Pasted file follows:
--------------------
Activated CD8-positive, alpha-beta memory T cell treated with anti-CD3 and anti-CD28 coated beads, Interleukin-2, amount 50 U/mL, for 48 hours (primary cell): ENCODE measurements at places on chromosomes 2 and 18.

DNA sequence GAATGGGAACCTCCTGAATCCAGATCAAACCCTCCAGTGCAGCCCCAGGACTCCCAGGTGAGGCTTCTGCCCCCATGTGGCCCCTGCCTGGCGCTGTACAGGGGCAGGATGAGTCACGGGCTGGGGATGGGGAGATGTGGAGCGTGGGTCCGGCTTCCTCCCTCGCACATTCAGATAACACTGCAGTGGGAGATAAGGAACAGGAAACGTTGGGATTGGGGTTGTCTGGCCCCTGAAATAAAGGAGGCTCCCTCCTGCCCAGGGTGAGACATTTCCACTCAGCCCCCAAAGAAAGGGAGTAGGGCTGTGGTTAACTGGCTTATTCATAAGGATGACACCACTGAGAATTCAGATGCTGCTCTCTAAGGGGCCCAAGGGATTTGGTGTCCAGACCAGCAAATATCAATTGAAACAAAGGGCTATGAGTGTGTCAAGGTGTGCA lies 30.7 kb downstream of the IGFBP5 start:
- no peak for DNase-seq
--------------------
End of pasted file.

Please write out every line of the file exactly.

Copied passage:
Activated CD8-positive, alpha-beta memory T cell treated with anti-CD3 and anti-CD28 coated beads, Interleukin-2, amount 50 U/mL, for 48 hours (primary cell): ENCODE measurements at places on chromosomes 2 and 18.

DNA sequence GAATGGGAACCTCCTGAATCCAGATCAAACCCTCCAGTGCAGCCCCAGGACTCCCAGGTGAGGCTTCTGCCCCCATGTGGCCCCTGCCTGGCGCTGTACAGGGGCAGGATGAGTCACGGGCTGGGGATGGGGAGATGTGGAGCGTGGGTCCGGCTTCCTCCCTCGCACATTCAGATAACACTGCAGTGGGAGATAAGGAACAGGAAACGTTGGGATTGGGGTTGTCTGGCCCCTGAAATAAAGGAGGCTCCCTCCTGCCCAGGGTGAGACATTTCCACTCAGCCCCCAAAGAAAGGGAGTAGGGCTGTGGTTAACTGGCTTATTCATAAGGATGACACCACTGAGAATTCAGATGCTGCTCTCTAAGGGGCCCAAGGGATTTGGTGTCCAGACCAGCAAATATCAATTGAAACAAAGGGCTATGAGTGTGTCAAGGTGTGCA lies 30.7 kb downstream of the IGFBP5 start:
- no peak for DNase-seq